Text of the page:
It was during the pontificate of Venerable Pius XII that the Church ruled on evolution, particularly the evolution of man. Pius was well aware of the abuses of evolution’s anthropology, especially as incarnated in communism and Nazism.[iii] It is therefore not surprising that he addressed problems concerning evolution and man’s origins. In his encyclical Summi pontificatus, Pius reaffirmed the ancient teaching that all of humanity stems from Adam and Eve (Dz. 2280). In a 1941 address to the Pontifical Academy of Sciences, he briefly discussed human evolution: “Only from man could there come another man who would then call him father and ancestor; and the helpmate given by God to the first man came from man himself and is flesh from his flesh, made into a woman and called such because she came from man.”[iv] He continued his reflection by examining the superiority of man over other animals, but then stalled his reflection, stating, “We must leave it to the future to answer the question, if indeed science will one day be able, enlightened and guided by revelation, to give certain and definitive results concerning a topic of such importance.”[v] Nine years later, however, he took up the issue again in Humani generis. Towards the end of the encyclical, Pius mentions that,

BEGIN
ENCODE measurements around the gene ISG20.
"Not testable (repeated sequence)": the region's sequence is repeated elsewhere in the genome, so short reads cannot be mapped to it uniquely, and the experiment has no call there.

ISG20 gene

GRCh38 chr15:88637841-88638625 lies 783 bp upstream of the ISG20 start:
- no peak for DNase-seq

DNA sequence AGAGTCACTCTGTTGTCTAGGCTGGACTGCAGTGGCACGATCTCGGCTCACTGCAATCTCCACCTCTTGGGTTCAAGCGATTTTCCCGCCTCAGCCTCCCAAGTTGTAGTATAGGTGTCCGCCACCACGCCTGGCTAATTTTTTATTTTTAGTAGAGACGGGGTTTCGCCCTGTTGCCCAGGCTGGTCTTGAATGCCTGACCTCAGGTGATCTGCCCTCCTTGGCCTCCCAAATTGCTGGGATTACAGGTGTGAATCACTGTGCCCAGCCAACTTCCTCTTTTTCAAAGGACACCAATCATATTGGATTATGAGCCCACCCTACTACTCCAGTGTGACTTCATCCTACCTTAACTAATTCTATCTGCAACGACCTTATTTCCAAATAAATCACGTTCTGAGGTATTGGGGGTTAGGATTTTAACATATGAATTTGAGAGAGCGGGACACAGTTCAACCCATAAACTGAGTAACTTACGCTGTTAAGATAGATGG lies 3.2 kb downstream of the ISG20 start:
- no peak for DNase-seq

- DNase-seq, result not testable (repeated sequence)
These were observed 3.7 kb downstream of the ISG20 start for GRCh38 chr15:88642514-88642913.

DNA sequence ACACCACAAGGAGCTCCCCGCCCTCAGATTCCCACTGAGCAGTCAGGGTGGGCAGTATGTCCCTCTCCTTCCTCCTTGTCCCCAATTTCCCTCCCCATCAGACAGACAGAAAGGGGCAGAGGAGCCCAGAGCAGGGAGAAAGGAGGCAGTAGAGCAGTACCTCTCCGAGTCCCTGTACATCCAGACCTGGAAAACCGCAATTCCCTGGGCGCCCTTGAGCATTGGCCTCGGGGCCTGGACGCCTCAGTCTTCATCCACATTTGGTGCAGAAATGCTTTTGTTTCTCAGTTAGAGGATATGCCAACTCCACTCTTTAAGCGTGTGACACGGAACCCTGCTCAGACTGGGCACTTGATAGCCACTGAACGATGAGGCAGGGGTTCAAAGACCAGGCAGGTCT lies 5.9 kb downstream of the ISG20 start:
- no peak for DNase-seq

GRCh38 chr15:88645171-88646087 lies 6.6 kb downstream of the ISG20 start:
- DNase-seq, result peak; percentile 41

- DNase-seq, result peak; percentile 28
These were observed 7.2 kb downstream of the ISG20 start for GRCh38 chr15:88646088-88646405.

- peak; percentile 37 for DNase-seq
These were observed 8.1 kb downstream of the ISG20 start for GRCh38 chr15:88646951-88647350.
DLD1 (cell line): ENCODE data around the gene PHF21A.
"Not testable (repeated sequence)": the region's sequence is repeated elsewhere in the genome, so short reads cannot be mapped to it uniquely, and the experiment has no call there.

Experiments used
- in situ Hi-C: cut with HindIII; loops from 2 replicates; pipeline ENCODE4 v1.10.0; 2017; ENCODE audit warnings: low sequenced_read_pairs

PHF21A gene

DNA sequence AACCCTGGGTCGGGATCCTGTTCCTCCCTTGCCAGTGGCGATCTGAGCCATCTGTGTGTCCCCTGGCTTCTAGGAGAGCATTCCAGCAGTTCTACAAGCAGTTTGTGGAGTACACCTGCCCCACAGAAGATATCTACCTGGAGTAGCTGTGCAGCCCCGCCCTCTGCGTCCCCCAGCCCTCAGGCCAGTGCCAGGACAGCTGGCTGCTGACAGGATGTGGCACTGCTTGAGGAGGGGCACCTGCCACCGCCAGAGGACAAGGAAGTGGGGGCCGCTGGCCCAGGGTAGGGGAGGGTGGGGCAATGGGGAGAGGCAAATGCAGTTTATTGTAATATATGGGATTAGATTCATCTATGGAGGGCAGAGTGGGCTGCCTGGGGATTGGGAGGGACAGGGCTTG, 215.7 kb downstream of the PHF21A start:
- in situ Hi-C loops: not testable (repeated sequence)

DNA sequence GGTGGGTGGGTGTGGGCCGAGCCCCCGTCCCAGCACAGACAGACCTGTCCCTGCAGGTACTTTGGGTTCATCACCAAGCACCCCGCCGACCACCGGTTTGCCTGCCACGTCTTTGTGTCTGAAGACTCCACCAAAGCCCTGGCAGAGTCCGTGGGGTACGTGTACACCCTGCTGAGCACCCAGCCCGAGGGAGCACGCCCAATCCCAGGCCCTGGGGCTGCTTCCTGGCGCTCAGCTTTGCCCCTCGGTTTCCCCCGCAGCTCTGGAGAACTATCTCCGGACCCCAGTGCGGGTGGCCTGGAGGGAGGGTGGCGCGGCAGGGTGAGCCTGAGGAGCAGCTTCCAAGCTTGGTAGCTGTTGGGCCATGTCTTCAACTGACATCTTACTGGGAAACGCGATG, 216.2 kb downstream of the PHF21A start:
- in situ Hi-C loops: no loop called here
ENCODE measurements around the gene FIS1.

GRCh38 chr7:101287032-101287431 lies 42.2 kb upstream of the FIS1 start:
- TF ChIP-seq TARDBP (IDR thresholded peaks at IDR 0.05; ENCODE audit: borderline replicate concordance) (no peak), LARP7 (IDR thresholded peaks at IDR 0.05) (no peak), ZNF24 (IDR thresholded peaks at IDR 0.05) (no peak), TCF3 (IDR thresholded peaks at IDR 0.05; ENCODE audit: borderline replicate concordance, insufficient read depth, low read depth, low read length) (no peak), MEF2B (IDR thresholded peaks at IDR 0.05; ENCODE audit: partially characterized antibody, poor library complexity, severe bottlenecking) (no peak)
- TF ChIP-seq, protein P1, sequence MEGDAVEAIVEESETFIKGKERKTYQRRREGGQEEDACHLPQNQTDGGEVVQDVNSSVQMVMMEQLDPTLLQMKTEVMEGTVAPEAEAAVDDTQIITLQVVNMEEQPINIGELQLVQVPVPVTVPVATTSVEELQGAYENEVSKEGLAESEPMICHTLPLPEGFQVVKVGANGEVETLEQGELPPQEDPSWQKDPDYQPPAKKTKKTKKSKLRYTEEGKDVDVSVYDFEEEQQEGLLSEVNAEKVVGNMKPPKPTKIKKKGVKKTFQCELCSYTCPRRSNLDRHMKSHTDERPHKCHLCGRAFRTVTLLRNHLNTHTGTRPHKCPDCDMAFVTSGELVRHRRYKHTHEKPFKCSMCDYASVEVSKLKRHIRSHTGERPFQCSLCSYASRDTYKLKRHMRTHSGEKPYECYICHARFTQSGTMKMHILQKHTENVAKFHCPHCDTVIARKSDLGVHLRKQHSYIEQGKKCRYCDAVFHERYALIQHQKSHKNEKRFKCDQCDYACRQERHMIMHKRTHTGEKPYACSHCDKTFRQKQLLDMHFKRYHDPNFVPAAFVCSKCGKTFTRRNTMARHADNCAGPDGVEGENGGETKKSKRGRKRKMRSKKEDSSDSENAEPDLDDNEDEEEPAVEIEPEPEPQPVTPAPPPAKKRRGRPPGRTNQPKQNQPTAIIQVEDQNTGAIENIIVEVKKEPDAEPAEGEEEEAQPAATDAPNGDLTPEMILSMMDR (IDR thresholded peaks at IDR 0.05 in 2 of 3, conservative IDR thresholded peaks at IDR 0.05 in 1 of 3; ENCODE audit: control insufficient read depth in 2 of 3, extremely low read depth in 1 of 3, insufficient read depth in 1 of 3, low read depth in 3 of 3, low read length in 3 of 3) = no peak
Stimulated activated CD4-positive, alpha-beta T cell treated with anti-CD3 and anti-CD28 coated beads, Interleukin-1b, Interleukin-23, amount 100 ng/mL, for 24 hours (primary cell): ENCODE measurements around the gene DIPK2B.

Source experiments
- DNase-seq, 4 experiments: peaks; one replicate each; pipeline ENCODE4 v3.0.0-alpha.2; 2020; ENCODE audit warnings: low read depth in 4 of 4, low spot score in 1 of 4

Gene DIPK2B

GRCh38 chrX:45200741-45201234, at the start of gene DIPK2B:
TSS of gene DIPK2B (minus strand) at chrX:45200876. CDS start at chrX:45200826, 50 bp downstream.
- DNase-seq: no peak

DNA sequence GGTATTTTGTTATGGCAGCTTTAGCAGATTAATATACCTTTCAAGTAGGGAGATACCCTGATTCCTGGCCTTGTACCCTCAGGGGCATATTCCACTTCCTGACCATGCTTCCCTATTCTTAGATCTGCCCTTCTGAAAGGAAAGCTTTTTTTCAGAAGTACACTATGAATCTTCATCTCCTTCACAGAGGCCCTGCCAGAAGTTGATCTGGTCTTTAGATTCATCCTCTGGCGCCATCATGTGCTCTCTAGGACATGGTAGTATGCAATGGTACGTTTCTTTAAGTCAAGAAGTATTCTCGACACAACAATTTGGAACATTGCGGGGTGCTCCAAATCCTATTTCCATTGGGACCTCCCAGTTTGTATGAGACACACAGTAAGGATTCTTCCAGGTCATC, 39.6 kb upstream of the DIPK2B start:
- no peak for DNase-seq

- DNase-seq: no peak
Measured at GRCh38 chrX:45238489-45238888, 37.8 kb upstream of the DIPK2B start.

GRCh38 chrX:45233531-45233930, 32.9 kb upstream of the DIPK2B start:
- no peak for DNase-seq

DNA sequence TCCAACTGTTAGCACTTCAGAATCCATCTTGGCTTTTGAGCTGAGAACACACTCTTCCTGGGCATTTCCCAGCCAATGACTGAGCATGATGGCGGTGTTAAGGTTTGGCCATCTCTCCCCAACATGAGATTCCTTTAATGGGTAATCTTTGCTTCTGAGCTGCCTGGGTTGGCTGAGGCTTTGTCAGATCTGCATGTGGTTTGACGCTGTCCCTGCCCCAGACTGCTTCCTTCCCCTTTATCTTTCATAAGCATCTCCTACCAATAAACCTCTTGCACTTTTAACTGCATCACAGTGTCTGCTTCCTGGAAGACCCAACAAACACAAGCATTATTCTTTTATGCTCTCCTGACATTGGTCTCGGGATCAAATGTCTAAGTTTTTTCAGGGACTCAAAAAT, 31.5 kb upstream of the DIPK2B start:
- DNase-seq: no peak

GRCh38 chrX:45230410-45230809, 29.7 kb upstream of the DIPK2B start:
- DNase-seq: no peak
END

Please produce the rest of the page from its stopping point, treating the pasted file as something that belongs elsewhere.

The Teaching Authority of the Church does not forbid that, in conformity with the present state of human sciences and sacred theology, research and discussions, on the part of men experienced in both fields, take place with regard to the doctrine of evolution, in as far as it inquires into the origin of the human body as coming from pre-existent and living matter - for the Catholic faith obliges us to hold that souls are immediately created by God. However, this must be done in such a way that the reasons for both opinions, that is, those favorable and those unfavorable to evolution, be weighed and judged with the necessary seriousness, moderation and measure, and provided that all are prepared to submit to the judgment of the Church.[vi]
It is a reasonable proposal. Catholics may freely discuss and debate evolution as far as it involves animals and the human body on the condition that those discussing evolution remember that it is still a theory, not a fact. The Church likewise reminds the faithful that the soul cannot evolve, that it is “immediately created by God,” and it is therefore off limits to scientific discussions.